Hackers Threaten to Release Reddit Data Unless API Changes Are Rolled Back


Level 28
Thread author
Honorary Member
Top Poster
Jun 14, 2011
A ransomware group that hacked into Reddit's servers back in February is threatening to release stolen data if Reddit does not walk back its planned API changes, reports Bleeping Computer (via The Verge).
At the time of the hack, no one took credit, but ransomware group BlackCat yesterday said that it was responsible. 80GB of compressed data was stolen through a phishing attack, and BlackCat says that the data will be made public unless Reddit pays $4.5 million and withdraws the API pricing changes that will go into effect on July 1.

The group claims to have "interesting confidential data" that includes information on how Reddit tracks users and censors people. BlackCat does not anticipate Reddit cooperating, and says that it expects to leak the data.

At the time of the hack, Reddit said that no user passwords, accounts, or credit card details were impacted, but internal documentation, code, and internal dashboards and business systems were obtained.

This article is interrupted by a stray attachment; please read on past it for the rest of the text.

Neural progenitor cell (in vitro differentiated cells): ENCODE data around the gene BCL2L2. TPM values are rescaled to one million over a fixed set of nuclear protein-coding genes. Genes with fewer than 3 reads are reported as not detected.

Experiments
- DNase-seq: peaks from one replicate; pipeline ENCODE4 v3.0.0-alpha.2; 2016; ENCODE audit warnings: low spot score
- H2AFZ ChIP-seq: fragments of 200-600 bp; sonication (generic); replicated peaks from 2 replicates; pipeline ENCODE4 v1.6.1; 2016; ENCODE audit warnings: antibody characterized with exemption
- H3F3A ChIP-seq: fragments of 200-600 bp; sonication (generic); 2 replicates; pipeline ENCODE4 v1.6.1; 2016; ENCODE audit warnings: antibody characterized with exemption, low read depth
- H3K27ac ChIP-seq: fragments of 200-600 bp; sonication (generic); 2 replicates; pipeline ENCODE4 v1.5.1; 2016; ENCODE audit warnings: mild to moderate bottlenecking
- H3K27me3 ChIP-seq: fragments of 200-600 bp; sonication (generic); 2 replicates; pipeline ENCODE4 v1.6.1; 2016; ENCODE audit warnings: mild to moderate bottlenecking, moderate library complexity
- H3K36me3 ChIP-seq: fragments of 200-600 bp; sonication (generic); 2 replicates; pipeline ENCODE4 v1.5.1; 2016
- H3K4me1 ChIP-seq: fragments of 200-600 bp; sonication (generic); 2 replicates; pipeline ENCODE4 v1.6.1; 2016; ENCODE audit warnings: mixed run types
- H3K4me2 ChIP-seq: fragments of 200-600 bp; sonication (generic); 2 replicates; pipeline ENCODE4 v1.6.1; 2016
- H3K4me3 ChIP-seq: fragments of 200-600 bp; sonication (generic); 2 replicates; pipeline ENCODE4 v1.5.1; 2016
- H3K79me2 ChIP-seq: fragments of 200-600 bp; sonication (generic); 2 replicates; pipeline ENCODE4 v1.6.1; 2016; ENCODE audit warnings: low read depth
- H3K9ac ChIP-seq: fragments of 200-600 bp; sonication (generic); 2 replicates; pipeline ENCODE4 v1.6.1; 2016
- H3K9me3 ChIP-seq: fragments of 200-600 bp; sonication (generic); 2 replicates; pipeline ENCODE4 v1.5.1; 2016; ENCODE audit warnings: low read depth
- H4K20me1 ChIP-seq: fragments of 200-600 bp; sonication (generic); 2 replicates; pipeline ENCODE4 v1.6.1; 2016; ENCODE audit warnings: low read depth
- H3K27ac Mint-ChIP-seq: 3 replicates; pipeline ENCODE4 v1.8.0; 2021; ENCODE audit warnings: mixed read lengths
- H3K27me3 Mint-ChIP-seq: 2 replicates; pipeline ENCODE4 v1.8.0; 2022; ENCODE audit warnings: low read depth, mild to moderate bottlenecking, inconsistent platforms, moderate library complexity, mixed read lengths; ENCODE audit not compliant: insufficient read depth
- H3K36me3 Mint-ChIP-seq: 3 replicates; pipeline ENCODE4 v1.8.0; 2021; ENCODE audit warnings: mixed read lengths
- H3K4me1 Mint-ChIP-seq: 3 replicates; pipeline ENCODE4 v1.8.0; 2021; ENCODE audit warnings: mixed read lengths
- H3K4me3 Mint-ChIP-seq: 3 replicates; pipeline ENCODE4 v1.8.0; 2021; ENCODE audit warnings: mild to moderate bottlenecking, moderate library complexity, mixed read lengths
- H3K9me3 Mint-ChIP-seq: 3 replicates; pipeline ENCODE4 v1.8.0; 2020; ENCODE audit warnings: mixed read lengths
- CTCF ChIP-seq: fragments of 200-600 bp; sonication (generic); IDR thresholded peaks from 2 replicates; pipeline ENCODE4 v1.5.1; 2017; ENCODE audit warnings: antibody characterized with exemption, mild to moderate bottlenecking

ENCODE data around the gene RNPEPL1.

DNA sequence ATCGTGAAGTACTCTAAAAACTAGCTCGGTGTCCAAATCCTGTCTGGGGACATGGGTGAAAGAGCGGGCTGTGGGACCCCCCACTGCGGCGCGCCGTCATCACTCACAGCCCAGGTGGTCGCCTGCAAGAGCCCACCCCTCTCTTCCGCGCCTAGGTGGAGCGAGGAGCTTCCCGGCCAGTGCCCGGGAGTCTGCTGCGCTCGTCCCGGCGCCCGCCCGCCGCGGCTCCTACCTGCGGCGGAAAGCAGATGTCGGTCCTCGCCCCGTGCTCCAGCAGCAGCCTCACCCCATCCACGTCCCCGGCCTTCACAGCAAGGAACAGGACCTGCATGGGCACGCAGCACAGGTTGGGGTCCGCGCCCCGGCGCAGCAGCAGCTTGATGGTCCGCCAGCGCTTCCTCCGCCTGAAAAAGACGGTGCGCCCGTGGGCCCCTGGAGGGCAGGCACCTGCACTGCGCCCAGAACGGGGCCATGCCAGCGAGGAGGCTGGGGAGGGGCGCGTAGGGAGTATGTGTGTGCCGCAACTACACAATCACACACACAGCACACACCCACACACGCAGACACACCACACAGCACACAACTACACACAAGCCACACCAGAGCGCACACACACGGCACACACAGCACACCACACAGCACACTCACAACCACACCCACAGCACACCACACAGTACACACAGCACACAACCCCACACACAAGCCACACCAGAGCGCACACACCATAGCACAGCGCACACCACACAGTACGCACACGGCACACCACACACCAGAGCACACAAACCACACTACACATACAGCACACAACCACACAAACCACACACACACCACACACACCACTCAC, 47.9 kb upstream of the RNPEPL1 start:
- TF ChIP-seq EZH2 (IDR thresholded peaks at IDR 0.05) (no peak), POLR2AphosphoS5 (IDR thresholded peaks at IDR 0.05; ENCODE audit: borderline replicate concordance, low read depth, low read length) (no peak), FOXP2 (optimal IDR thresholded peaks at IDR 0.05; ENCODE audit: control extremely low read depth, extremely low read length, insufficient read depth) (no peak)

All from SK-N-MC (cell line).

BlackCat's demand for an API rollback comes as Reddit prepares to begin charging developers for access to its API. Reddit's fees are putting popular third-party Reddit clients like Apollo out of business, and the API changes have resulted in protests in the form of subreddit blackouts.

Reddit CEO Steve Huffman has said that Reddit has no plan to change its new API business model in light of the negative feedback, and it is unlikely that the company will change its API pricing due to the data leak threat.


AI-powered Bot
Apr 21, 2016
The hacking group BlackCat, responsible for a February breach of Reddit's servers, has demanded that Reddit withdraw its planned API pricing changes or face the public release of its private data. The group claims to have "interesting confidential data" that includes information on how Reddit tracks users and censors people. Reddit's fees have put popular third-party clients like Apollo out of business, resulting in subreddit blackouts. Despite protests and negative feedback, Reddit CEO Steve Huffman has stated that the company has no intention of reversing its API business model.


Level 15
Top Poster
Mar 13, 2022
So, Reddit management have the choice of, monetising the platform, attracting BIG investors to their IPO and making millions of dollars each OR letting a bunch of scumbags release, what should be by now, out of date login details and a few fanboy text messages.

Mmmmm, that's a tough one...
Last edited:

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